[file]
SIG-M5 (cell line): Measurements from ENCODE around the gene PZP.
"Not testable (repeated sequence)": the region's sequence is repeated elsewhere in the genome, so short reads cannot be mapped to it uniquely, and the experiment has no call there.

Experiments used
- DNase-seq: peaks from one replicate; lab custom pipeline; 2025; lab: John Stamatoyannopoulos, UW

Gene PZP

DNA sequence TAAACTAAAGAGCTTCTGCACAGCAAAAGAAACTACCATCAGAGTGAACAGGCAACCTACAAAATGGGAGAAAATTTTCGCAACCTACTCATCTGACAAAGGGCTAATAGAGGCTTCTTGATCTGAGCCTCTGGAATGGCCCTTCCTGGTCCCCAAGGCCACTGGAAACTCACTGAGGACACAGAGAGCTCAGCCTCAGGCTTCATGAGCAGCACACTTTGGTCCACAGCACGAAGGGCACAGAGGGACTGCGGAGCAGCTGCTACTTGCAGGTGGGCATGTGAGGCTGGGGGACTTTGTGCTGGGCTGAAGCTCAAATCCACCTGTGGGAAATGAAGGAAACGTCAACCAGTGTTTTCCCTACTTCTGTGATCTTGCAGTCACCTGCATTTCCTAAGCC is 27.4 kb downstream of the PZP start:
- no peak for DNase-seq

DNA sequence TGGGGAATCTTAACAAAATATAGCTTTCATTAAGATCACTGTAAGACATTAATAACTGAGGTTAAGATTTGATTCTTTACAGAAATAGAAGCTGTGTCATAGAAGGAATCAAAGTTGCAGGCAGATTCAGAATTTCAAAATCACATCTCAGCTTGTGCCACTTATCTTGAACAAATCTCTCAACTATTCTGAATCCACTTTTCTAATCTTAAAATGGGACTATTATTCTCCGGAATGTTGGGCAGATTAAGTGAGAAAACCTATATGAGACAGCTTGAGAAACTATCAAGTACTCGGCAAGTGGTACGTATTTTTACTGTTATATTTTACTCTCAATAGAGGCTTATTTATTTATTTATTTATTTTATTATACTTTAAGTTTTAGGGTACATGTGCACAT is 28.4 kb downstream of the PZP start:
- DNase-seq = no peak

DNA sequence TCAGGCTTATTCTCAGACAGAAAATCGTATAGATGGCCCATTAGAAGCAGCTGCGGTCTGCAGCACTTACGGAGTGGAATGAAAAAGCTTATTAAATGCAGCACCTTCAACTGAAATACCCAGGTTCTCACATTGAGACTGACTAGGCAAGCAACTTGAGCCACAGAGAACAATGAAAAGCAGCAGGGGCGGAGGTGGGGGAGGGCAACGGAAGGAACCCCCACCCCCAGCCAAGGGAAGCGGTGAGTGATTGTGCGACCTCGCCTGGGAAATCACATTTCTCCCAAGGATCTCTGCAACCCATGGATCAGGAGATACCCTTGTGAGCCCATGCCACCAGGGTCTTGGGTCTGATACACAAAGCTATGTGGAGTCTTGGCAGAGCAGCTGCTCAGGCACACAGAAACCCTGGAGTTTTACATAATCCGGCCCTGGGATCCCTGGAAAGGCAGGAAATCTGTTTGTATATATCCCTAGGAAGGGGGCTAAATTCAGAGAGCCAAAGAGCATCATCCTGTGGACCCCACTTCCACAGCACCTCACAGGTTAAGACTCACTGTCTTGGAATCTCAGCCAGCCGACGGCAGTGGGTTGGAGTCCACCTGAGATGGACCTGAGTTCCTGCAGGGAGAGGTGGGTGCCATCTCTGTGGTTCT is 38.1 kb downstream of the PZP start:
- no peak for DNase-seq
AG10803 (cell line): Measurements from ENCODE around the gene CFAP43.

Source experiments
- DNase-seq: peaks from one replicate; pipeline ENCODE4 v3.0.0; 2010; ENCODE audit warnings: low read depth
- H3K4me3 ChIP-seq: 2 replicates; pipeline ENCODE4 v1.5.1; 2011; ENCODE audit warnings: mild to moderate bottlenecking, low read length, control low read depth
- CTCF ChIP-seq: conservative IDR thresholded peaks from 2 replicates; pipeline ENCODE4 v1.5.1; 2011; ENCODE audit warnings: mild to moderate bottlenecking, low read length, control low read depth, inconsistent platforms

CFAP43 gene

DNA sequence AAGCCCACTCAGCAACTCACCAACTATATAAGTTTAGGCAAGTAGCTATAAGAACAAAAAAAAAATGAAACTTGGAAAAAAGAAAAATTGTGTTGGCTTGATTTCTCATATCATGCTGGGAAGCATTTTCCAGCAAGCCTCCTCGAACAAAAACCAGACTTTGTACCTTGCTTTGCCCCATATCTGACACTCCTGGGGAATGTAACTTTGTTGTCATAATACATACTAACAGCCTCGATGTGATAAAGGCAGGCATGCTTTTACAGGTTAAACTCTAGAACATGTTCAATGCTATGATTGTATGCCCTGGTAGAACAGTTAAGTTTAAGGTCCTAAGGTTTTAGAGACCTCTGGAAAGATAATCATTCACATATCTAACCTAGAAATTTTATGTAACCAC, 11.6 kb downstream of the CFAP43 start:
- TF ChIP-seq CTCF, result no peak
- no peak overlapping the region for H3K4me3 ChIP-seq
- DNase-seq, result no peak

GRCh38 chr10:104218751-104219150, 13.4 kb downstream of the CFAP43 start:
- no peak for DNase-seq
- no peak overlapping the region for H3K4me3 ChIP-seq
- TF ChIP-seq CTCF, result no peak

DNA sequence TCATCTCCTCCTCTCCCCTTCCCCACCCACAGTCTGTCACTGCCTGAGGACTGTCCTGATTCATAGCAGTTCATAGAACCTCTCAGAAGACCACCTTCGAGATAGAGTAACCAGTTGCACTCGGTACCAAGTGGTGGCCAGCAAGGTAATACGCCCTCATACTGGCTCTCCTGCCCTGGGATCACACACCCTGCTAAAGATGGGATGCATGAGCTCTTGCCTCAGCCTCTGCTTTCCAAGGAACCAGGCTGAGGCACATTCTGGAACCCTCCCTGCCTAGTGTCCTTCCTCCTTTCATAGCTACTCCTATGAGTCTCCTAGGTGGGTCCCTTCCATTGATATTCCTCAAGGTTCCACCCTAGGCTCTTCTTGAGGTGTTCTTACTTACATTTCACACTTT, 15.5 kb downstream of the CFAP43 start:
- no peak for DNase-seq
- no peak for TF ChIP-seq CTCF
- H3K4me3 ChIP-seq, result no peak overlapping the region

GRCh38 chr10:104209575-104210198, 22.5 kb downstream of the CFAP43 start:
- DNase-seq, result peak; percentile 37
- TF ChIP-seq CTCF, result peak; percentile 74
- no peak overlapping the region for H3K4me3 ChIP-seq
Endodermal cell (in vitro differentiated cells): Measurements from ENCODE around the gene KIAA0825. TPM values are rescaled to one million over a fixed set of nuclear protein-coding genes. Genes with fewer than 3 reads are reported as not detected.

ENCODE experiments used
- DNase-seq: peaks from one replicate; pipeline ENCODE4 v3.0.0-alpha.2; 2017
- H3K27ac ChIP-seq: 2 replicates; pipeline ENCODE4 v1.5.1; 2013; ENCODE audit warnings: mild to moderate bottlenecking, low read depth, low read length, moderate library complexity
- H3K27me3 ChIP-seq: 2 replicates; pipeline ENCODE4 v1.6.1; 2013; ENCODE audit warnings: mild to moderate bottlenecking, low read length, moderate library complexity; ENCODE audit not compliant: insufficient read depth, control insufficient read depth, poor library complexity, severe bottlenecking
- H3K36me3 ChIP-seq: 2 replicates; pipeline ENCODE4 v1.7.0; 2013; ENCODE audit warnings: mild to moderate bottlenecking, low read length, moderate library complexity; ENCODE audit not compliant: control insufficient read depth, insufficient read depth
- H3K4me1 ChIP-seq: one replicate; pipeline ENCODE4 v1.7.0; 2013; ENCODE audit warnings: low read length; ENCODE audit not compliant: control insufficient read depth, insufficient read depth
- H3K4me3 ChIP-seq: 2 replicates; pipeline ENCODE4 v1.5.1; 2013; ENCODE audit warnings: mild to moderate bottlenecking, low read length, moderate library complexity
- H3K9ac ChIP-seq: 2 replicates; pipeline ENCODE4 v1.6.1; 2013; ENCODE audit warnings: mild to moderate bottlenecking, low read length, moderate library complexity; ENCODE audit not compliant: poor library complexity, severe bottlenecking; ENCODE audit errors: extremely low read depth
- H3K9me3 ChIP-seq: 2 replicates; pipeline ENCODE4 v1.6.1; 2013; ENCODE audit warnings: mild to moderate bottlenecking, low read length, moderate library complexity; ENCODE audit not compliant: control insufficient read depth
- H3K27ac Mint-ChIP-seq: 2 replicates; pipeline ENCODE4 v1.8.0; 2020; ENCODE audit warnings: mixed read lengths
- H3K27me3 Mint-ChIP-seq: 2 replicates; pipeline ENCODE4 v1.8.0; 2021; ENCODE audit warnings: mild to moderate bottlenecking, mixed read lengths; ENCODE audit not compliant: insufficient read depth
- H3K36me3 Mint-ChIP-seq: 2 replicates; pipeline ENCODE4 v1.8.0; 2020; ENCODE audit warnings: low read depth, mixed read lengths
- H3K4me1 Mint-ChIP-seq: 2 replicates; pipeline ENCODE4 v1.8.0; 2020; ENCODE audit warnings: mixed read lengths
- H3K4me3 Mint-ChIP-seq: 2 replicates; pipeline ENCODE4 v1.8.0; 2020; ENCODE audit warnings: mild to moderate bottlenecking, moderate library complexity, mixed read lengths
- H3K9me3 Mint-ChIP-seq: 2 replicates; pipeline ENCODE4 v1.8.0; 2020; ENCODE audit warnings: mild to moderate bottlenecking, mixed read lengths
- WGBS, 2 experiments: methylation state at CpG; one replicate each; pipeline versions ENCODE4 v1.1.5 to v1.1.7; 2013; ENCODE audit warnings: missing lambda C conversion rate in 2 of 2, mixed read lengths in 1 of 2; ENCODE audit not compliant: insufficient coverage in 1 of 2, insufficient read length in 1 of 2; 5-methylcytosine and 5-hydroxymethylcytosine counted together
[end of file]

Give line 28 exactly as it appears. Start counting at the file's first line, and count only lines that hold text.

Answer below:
- no peak for TF ChIP-seq CTCF